ADAM GRAY, one of the south of Scotland's most influential farmers, who was a stalwart of the Scottish Milk Market Board and a great supporter of the Simmental breed, has died.

He was born at Ingleston, Borgue, in 1929, the oldest son of Adam Gray and Elsie Annie Anderson McDowall. That made him Adam Gray the 8th – choosing names for the oldest children was not hard in the Gray family.

Always destined to be a farmer, in his formative years he and his younger brother, Robin, and younger sister, Fanny, attended Borgue Primary school during WW2 – and they carried their gas masks with them.

In 1940, the evacuation of Dunkirk saw Borgue's Home Guard numbers rise from 30 to 82 and a mock invasion of Borgue was organised. The Home Guard were to defend the village from the Boy Scouts, whose objective was to blow up the telephone exchange.

A young Adam and his friend, Hugh Parker, achieved the objective by hiding in the boot of the primary school headmaster, John Henderson’s car, which was not then searched by the guards. This totally irritated the platoon commander, who just happened to be his father.

Adam was schooled at George Watsons College, in Edinburgh and on leaving there attended the West of Scotland Agricultural College, where he was gained a National Diploma in Agriculture; and the Dairy School, at Auchincruive, where he received the National Diploma in Dairying.

On leaving college, aged 21, in 1951, he helped in a shipment of animals to Canada, which included cattle, sheep, pigs, goats and dogs. He spent four weeks in quarantine in St John and a further eight weeks in Oshawa and later remarked that he was only allowed to give water to the animals thanks to having joined the Freemasons, in Kirkcudbright, that same year.

The experience gave him a new outlook in life and on his return he pursued his wife to be, Elaine, during a five-year period which involved a lot of running up and down to Edinburgh. They were married in 1958 and spent the next 59 years together (she died 33 days prior to Adam).

Farming was changing and he reckoned he saw some of the biggest changes during his 'time', many of which today we take for granted. He sowed the first bag of nitrogen in Borgue, put in the second ever milking parlour and all of the challenges that brought. He maintained that Borgue farmers were progressive and gave rise to the parish being called 'the land of milk and honey'.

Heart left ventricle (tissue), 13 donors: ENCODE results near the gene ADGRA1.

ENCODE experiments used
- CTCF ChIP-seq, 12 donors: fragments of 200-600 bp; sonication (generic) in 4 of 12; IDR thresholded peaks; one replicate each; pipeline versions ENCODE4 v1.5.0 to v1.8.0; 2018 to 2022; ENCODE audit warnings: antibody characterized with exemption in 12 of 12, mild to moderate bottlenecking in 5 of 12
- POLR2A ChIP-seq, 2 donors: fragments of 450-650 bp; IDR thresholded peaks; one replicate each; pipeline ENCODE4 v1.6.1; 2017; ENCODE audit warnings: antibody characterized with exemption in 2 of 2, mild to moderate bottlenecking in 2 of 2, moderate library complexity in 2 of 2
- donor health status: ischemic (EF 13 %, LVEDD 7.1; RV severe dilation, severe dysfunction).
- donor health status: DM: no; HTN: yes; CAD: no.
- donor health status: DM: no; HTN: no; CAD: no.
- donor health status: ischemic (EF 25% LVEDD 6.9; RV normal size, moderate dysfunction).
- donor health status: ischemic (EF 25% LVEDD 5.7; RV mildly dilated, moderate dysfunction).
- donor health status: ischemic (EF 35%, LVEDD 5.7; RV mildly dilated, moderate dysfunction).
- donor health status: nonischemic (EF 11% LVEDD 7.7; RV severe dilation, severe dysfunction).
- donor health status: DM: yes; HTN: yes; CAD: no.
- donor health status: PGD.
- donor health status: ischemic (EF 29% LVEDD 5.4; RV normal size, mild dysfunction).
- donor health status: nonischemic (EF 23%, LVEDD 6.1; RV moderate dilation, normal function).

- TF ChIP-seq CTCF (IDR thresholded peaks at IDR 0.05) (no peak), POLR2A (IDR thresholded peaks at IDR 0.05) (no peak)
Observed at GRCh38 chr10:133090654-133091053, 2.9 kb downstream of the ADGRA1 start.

Adam had three sons, Adam, Bruce and Peter, and his mantra to them was 'now remember boys work hard and play hard ... but work hard first'.

He also had a busy community and public life. One of his first 'jobs' was to be chairman of Stewartry YFC and latterly club leader when it won the Allan Howie Trophy for the most efficient and best organised club in Scotland.

He was awarded a Nuffield Scholarship to study grassland management in New Zealand, which he did in 1955, returning home to Ingleston to sow that first bag of nitrogen.

He played rugby for Dumfries, was captain in the 1957/58 season and then in the 1960s he was president of Kirkcudbright Burns Club and then secretary, a post he held for 30 years, retiring in 1997.

Adam was also president of Stewartry Agricultural Society and he helped form the Stewartry Agricultural Discussion Society in 1961 and became its second chairman in 1962.

In the NFU, he was branch president of the Stewartry branch in 67-68 and a council member from 1969 to 1980, where he was also vice-chairman of the milk committee for nine years.

The 1970s saw the arrival of three Simmental heifers as part of the first importation of Simmental cattle into the UK and the breed provided the family with reward, fun and friendships for many years. He was a council member of the society from 1974-1983.

Later, he became a director of the RHAS and was a honorary vice-president in 1994-1995, which was followed by being made a director of the Scottish Milk Marketing Board, with which he became a director of Scottish Pride, chairman of the Scottish Dairy Council and chairman of the UK Milk Publicity Council – all during the time when quotas arrived.

He was a governor of the West of Scotland Agricultural College, a council member of the Hannah Research Institute, also president of the Scottish Agricultural Arbiters Association and a fellow of the Royal Agricultural Societies of the Commonwealth.

In 1994, he was awarded an OBE for services to agriculture in Scotland, going to Buckingham Palace to receive the award from the Queen. When he phoned his brother, Robin, in New Zealand to tell him of his medal, Robin informed him he had been knighted – and the family set was completed when in 1995 his sister, Faye, was awarded a MBE for services to the Red Cross.

Latterly, Adam took up writing books, mainly on local history, eventually publishing five books, including 'Whitegold', a history of the milk industry up until the demise of the SMMB in 1994. He also produced the 'Scots Agricultural Glossary', a definition of terms connected with Scottish agriculture.

Latterly, he told his family: “Everyman serves his time and generation" – and that Adam Gray did with distinction.